The most serious altercation between the two, however, before that which resulted in Kirk’s death, occurred about a week before the shooting, at a place known as Greer’s corner. Neathery arrived at the comer before Kirk, and was standing on the east side of the road, near the fence, talking with two boys, when Kirk rode up on a horse. He stopped on the west side of the road, and, after talking to some friends, said, “I want to see this fellow over here,” and rode over to plaintiff in error. The witnesses who were present at this time differ as to what was thereafter said by the respective parties. The great weight of the evidence is to the effect that Kirk, after dismounting from his horse and removing his overcoat, first addressed plaintiff in error, saying, “I heard you was going to whip me.” Neathery replied, “I heard you said you was going to whip me the first time you met me.” Kirk said it was a lie, and remarked, “Maybe you think I can’t whip you,” to which Neathery replied, “I don’t know whether you can or not.” Thereupon Kirk drew back his fist as though he intended to hit Neathery, but did not strike him. Plaintiff in error walked over to his father, who was standing in the road, and asked him for a knife. Kirk did not follow him. The father refused to let Neathery have a knife and asked Kirk to go home, saying that they did not want any trouble there. Kirk said, “By God, this is a public highway, and I would like to see you malee me.” A few minutes later, however, he mounted his horse and rode off, inviting plaintiff in error down the road. Plaintiff in error refused to follow Kirk, saying he did not want to fight but that he (Neathery) would see him some other time, to which Kirk replied, “Yes, by God, I will see you, and see you proper.” On the same *113day Kirk asked John Alexander to tell plaintiff in error that if he ever caught plaintiff in error out he was going to “whip hell out of him.” Alexander delivered the message.

On the night of January 31, 1906, the plaintiff in error, with his cousin, the young girl mentioned above, attended revival services at Hurricane church, in Fayette county. He arrived at the church about seven o’clock. After his cousin had gone into the building he met Andrew Walker, a boy nineteen years of age, outside the church, and the two went across the road from the church to a well to get a drink. While at the well plaintiff in error showed Walker a revolver, and told him that he and Kirk had been having a little trouble, and said, “I am not afraid of him.” Walker said, “I wouldn’t use a gun until I had to,” and defendant replied, “I wouldn’t either.”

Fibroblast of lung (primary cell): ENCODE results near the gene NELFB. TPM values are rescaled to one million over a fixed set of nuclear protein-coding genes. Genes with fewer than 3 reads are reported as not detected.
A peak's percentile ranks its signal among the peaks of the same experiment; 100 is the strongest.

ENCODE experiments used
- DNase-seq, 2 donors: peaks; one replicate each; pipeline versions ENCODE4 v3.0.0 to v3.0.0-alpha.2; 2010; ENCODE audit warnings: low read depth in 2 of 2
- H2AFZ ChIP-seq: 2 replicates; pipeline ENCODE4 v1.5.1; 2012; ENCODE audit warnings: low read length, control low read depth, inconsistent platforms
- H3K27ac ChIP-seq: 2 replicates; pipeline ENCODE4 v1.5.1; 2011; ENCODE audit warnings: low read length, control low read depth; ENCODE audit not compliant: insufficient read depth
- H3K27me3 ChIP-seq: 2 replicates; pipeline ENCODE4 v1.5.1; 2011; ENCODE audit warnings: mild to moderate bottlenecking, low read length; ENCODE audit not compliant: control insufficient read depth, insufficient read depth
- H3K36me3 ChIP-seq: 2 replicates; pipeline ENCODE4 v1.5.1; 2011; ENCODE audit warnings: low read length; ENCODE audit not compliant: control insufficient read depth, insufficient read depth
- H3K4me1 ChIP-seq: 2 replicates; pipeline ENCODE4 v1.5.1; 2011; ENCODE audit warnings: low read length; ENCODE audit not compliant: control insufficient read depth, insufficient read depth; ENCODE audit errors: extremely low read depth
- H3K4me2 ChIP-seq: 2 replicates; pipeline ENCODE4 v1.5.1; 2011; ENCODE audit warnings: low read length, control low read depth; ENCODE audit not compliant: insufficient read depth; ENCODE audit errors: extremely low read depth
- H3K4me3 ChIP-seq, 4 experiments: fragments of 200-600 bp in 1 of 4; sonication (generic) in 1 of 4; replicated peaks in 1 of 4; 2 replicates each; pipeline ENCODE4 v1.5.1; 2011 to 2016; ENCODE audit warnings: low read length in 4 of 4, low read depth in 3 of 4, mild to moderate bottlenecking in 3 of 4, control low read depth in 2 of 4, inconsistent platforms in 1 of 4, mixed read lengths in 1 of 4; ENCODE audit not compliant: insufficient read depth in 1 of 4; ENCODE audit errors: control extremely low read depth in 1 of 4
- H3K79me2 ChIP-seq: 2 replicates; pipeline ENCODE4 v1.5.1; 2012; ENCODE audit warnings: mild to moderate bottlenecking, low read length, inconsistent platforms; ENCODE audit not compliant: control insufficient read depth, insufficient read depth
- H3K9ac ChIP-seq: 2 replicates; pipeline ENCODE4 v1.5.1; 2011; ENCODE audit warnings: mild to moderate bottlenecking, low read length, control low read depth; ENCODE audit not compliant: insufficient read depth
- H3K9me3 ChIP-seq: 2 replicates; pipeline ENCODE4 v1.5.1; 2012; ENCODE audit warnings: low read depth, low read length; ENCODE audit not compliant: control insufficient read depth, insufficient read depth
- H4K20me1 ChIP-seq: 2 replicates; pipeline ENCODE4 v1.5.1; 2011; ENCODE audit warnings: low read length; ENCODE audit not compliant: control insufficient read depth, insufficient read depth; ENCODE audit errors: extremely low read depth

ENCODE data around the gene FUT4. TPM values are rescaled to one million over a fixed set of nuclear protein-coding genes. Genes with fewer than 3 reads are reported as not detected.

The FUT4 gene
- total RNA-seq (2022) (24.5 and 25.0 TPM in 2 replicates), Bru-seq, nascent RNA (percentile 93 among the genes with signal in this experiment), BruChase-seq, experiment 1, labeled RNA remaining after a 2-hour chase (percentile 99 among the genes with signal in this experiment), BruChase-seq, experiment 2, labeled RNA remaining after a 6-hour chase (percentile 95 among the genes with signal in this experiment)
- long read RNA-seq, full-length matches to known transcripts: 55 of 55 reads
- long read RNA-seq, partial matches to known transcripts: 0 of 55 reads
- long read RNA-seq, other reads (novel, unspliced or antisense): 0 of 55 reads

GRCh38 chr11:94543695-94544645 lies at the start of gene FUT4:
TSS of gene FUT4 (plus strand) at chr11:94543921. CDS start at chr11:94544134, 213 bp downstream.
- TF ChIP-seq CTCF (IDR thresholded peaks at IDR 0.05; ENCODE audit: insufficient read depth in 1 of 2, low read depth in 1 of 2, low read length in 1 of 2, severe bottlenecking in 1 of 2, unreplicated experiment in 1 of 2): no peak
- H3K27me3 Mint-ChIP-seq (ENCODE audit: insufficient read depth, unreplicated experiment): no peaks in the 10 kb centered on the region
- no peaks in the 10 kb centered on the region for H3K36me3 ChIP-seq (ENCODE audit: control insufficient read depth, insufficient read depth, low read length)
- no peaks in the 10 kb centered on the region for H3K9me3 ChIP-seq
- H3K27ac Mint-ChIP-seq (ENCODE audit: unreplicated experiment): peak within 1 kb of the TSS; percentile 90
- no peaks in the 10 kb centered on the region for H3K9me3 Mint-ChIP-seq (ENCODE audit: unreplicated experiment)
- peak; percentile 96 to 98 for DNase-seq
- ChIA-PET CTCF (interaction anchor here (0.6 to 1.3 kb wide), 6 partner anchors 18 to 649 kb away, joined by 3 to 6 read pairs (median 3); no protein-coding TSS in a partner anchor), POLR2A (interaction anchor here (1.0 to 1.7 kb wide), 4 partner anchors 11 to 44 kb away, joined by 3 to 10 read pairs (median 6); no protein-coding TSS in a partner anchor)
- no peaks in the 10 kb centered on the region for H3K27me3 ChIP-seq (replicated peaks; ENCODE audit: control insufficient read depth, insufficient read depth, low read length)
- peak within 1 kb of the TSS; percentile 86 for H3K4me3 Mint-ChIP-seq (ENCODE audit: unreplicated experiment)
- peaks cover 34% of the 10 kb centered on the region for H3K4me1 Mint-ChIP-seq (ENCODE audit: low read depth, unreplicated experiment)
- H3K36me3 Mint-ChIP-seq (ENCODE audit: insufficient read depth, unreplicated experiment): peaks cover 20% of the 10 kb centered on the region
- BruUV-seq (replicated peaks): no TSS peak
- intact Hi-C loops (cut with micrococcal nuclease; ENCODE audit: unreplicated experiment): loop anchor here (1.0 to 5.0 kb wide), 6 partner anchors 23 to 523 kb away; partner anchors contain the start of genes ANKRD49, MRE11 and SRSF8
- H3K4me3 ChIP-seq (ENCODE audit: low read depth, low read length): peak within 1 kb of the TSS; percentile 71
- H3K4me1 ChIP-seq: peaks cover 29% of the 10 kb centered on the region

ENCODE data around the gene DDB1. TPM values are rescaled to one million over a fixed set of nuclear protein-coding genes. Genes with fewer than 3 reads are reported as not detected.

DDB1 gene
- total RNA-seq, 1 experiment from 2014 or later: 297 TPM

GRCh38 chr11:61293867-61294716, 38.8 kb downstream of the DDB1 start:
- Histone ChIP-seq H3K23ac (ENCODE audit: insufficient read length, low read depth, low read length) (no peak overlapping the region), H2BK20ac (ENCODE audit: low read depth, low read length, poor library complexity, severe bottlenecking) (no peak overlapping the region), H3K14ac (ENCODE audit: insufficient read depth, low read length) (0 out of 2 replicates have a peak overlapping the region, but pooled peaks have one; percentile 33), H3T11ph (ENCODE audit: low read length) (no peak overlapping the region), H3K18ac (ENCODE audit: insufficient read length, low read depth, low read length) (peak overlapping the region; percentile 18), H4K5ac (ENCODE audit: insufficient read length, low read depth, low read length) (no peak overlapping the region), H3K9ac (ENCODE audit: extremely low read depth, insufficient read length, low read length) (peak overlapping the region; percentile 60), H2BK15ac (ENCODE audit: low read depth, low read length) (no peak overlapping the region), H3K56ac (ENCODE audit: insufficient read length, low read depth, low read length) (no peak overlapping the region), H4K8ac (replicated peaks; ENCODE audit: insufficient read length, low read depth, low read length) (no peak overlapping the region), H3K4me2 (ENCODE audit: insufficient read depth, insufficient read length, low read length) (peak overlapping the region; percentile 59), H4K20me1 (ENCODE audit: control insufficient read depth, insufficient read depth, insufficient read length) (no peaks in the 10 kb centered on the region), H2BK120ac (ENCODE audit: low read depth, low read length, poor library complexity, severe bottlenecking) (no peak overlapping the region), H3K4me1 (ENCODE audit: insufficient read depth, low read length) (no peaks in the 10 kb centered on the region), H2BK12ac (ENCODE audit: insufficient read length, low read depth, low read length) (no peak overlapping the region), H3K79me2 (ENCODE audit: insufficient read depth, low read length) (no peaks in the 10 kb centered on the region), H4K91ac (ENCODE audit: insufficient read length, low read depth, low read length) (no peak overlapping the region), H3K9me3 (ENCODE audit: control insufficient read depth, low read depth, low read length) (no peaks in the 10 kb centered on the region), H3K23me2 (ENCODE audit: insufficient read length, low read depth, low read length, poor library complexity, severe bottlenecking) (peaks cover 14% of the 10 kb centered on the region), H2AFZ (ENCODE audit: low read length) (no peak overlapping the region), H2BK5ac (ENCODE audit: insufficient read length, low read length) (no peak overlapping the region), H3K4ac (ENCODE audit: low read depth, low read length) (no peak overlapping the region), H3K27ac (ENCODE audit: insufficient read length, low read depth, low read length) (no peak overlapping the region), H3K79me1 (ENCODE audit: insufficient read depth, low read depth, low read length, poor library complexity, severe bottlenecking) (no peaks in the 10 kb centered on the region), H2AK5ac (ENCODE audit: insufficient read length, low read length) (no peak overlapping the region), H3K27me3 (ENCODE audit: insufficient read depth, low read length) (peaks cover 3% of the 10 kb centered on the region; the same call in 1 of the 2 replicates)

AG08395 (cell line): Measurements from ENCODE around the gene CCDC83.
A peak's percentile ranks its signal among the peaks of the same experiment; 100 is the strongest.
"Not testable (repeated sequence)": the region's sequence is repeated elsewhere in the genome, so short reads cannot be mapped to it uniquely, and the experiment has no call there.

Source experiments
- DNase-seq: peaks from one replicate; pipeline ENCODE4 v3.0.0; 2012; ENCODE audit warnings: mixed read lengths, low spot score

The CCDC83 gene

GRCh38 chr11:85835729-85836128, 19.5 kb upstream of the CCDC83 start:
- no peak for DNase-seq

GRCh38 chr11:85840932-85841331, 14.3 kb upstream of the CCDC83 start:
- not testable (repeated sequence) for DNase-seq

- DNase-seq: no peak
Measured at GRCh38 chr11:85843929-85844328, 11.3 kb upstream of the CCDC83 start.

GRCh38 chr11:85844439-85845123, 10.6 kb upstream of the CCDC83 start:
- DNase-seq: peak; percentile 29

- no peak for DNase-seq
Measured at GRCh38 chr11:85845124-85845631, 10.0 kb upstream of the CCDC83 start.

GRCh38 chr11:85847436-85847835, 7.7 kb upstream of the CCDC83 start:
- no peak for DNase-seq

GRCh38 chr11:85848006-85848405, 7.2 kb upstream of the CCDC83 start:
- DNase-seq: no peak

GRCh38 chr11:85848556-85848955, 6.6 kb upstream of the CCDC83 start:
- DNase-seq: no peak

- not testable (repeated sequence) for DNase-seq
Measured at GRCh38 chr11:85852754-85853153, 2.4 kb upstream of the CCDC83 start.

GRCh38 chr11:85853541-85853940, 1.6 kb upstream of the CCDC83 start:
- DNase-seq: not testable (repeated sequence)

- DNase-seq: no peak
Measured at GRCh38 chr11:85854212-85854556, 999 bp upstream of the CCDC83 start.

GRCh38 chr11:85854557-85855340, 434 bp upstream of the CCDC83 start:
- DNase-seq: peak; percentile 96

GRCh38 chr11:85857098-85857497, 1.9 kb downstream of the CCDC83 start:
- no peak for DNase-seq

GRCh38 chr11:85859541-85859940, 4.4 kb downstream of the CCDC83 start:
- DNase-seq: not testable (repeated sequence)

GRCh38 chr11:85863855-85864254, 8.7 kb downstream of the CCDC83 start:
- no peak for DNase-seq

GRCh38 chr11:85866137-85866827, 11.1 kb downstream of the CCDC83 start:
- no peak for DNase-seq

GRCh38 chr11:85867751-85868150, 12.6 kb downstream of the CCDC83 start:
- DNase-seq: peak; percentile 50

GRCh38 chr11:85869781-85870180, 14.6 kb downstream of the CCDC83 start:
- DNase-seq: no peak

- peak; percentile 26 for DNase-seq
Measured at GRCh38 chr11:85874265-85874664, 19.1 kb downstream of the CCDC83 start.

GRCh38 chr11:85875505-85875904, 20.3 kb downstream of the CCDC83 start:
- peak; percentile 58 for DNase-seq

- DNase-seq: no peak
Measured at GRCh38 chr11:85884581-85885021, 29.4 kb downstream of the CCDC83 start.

The entrance to the church was on the north side of the building. The pulpit was on the south side. An aisle led from the entrance to the pulpit, and wooden seats with straight backs extended east and west on each side of the aisle to the walls of the church. Plaintiff in error and Walker entered the church and took seats on the east side of the aisle, near the entrance. A few minutes later Kirk and Charles Henderson came in and took seats immediately in front of them. A short time thereafter Neathery asked Walker to go outside with him to see whether his horse, which he had driven that night and had tied to a hitch-rack near the church, was all right. Shortly after Neathery and Walker had gone out Kirk told Henderson that • Neathery had rubbed against him as he went out, and that if he (Kirk) didn’t go out Neathery would think he was afraid of him. Kirk and Henderson then left the church. They stopped just outside the door long enough to put on their overcoats. In the meantime Neathery and Walker had gone around the north-west corner of the church and had met Charles Pugsley and Alex Blankenship, and these four were standing on the west side of the church, a few feet south *114of the north-west corner, when Kirk and Henderson came out of the church. The two latter walked out a few feet north of the church and saw the other four boys standing west of the church. Kirk and Henderson then turned and walked' towards the north-west corner of'the church, and when they had reached a point about ten feet distant from the other boys, Kirk said, “Boys, you needn’t be putting things in your pockets,” or words to that effect. Someone replied that they were not putting anything in their pockets. Kirk then asked Pugsley if he didn’t give Neathery a gun. Pugsley answered that he did not. Pie then asked Neathery if Pugsley gave him a gun, and Neathery answered that he did not. Kirk then said to plaintiff in error, “I heard you was going to whip me.” Neathery replied, “No, I didn’t say so; I heard you was going to give me a whipping.” Kirk replied, “I didn’t say I was going to whip you; I said I could whip you.” Neathery said, “That is what the other fellows told me,” and Kirk responded, “You tell the other fellows they are God damn liars, and if you say it you are one too.” Kirk then advanced towards Neathery, who was standing close to the west wall of the church, and the latter put his right hand in or upon his hip pocket. Kirk told plaintiff in error to take his hand out of his pocket, or to put up that gun, and Neathery replied that he did not have to. Kirk walked up, saying he would slap Neathery openhanded, or would slap him through the wall, and caught Neathery by the shoulder or around his neck with his left arm and pushed him up against the side of the building.